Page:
"Desgagnés is very proud to have achieved another world first in only a few short months," declared its president and CEO, Louis-Marie Beaulieu, recalling that last May, Desgagnés named the M/T Damia Desgagnés, the very first dual-fuel asphalt-bitumen-chemical tanker.
"The challenges and achievements don't stop at these world firsts," said Mr. Beaulieu since the Desgagnés Team had to meet a number of major challenges, including integrating the many innovations and new technologies on these vessels into its operations, developing a maritime LNG distribution network, almost inexistent up to that point, training a new class of qualified and certified sailors, and creating brand new training and certification programs. "It is thanks to the exceptional contribution and collaboration of various business partners, including Energir, the Montreal Port Authority, and Transport Canada, that allowed us to meet the challenges of this innovative project," noted Mr. Beaulieu.
In addition to being pioneering and innovative work, marking history, and transforming not only Desgagnés but also the industry, "the addition of the Mia Desgagnés to our fleet, just like the Damia Desgagnés, is a tangible demonstration of Desgagnés's vision and leadership in sustainable development, as well as its commitment to its customers to offer a top quality, safe and environmentally friendly marine transportation service for oil products," said Mr. Beaulieu.
The construction and commissioning of vessels such as the Mia Desgagnés are made possible because of major business partners and long-term contracts. "I would like to sincerely thank Valero Energy, a key player of capital importance, who has contributed in a tangible and very important way to the birth and development of our liquid bulk transportation business unit as well as to the completion of large-scale projects such as this one," said Mr. Beaulieu.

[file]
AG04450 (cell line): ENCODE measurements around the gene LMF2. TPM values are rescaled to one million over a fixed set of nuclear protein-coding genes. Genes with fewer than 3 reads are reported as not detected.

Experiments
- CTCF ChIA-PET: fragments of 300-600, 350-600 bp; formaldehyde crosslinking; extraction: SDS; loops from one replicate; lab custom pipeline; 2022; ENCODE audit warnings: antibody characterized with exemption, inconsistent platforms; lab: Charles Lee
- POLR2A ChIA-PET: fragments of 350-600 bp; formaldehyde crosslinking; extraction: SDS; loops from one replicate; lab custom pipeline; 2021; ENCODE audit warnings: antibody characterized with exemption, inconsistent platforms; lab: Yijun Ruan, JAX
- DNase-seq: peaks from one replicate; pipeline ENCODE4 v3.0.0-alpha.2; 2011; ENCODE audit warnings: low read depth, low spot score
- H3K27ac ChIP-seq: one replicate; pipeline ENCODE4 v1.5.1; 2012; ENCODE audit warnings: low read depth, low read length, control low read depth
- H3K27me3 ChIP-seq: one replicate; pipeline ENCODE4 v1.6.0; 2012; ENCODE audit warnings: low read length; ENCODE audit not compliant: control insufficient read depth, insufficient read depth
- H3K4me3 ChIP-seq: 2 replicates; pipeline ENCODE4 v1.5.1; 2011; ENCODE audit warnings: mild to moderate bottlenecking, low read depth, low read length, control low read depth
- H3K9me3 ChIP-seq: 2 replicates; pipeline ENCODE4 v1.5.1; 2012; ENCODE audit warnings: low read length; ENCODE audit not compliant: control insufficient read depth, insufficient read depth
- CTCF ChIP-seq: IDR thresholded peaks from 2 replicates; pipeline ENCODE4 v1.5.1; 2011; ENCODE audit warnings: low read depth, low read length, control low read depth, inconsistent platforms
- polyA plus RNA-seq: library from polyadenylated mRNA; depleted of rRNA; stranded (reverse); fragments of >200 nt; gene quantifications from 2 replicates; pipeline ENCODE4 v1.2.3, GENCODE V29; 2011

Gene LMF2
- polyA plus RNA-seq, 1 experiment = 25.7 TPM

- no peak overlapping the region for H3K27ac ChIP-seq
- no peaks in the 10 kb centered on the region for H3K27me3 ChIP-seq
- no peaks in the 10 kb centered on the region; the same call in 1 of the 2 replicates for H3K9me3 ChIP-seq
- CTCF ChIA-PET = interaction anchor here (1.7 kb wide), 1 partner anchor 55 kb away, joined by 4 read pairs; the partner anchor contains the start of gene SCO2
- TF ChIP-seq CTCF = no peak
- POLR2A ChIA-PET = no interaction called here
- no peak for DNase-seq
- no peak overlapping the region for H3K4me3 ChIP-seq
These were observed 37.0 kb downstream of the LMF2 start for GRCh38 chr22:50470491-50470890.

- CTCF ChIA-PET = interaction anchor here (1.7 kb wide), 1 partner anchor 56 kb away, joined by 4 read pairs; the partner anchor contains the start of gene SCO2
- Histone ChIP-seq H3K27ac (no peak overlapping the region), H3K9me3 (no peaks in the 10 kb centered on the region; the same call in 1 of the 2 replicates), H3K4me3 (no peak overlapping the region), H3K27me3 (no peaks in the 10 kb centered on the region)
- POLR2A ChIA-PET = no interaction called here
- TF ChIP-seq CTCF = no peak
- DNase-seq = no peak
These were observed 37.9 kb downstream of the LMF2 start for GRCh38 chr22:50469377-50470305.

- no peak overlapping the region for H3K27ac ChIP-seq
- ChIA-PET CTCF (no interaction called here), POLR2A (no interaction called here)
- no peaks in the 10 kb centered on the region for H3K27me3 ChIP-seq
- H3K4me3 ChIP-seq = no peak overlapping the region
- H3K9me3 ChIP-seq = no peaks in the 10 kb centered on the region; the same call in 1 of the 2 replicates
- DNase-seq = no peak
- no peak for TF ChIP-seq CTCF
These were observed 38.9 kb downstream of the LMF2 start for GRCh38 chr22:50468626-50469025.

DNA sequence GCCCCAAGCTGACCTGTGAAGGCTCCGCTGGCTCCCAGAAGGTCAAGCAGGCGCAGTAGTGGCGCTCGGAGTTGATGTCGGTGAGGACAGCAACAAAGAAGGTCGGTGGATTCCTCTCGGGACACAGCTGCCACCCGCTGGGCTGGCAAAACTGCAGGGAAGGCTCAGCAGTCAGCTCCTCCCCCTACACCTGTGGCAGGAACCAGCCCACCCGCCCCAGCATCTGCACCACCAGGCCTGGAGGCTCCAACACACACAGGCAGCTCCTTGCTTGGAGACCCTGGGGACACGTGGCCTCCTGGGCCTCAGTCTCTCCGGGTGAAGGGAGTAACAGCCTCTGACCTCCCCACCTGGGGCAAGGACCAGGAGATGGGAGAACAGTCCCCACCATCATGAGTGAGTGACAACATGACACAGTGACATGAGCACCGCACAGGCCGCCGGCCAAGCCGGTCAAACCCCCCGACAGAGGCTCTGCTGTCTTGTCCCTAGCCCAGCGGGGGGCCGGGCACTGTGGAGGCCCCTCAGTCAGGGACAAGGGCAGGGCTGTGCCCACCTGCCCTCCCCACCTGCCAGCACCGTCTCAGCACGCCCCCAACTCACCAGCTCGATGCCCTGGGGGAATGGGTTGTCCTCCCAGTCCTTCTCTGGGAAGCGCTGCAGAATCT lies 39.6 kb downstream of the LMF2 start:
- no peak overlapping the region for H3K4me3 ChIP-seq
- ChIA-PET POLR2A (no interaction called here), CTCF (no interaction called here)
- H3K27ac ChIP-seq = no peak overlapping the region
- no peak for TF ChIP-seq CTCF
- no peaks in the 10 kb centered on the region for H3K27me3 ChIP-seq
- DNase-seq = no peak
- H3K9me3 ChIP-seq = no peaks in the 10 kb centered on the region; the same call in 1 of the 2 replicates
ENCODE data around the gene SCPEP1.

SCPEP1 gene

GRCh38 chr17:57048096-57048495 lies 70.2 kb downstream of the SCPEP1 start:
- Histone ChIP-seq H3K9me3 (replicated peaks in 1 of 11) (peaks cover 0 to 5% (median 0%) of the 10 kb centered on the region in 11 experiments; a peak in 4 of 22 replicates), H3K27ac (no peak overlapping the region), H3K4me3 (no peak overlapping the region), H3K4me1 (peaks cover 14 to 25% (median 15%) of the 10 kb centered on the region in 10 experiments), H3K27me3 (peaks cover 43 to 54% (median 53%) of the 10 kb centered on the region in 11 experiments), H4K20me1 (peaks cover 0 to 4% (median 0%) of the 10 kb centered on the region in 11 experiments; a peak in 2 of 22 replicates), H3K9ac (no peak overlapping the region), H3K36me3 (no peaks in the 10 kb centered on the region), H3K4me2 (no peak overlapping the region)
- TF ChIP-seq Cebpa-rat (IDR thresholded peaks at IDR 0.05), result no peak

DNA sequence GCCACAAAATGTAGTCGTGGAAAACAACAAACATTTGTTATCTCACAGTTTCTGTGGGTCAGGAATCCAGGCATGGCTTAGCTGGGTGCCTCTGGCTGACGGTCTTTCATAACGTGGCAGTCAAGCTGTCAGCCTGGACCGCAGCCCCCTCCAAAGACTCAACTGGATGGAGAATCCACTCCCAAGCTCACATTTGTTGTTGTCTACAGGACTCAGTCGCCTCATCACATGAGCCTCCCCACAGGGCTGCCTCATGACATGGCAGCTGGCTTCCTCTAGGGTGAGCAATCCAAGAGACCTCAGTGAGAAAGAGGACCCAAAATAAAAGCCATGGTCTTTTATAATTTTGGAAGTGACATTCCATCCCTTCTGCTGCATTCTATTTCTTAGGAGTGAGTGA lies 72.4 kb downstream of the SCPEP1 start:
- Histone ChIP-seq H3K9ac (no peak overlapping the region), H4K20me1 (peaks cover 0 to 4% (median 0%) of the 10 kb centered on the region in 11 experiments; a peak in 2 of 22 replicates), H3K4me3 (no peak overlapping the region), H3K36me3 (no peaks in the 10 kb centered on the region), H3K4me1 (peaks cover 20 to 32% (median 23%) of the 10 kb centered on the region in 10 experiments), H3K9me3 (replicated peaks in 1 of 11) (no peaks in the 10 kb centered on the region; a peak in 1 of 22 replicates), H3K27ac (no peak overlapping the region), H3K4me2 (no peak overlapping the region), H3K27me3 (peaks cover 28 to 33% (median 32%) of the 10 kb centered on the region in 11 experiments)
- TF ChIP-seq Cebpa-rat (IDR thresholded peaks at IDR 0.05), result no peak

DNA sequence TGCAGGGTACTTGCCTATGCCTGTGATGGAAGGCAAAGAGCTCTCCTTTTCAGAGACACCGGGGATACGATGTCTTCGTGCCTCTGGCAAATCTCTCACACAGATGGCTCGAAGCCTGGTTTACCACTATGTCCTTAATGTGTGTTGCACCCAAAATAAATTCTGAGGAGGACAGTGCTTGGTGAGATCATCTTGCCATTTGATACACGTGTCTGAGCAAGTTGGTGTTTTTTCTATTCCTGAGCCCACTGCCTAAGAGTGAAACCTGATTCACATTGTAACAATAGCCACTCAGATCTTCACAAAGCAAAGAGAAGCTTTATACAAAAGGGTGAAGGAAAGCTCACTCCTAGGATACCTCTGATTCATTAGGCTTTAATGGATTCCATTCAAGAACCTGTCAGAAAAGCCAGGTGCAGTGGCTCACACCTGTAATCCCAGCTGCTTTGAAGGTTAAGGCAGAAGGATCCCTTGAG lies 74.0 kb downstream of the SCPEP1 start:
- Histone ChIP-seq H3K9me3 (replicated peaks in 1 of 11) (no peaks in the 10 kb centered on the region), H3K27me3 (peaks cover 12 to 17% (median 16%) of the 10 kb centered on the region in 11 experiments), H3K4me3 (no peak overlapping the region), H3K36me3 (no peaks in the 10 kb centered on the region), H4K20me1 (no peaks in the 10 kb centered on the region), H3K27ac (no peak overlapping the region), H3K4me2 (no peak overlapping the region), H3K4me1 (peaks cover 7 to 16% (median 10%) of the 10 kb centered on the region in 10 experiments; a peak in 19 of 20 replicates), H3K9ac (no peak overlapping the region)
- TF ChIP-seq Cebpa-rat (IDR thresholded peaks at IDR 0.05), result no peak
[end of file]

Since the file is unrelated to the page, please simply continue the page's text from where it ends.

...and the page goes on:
This vessel represents an investment of over $50 million, including nearly $9 million for the addition of dual-fuel/LNG motorization. "This is a very significant investment in line with our commitment to reduce our environmental footprint," added Mr. Beaulieu, who thanked the Quebec government for its financial contribution of $700,000 under its program to improve transportation efficiency and reduce greenhouse gas emissions (PETMAF).
The product/chemical tanker was christened Mia Desgagnés in the presence of numerous dignitaries and guests. Mia is a short form of Damia, and was chosen because originally the Mia was to be an asphalt-bitumen twin of the Damia Desgagnés, and means "drop of seawater" in Hebrew, which expresses the very essence of Desgagnés. Anne-Marie Cisotto Montgrain was chosen as godmother to the Mia Desgagnés because she has worked for many years at the company and embodies its values. She christened the ship, which was previously blessed by Father Aleksander Dudik, Vicar at the Mary Queen of the World Cathedral in Montreal.
The Mia Desgagnés has several sustainable development certifications, including "CLEANSHIPSUPER" and "GREEN PASSPORT"; but what sets her apart is her ability to run on three different types of fuel, including liquefied natural gas (LNG), which has undeniable environmental advantages, one of them being substantially reducing greenhouse gas emissions.
With a deadweight capacity of nearly 15,000 tons and tanks with a capacity exceeding 17,000 m³, the Mia Desgagnés is suitable for transporting refined petroleum products or chemicals. This next-generation, state-of-the-art ship was built at the Besiktas shipyard in Turkey using an original concept and specifications developed by Desgagnés to optimize safety, environmental performance, and operational efficiency.
The ship's double hull and Polar 7 certification guarantees her ability to navigate in ice. She's equipped with a variable pitch propeller as well as bow and stern thrusters providing exemplary maneuverability and an optimal level of safety. Her generators' power output of over 3 megawatts allows her, through her generator/motor integrated in the propulsion shaft, to reach a cruising speed of up to 7 knots without using the main engine. This flexibility further improves safety for the sailors, the environment, and the ship herself.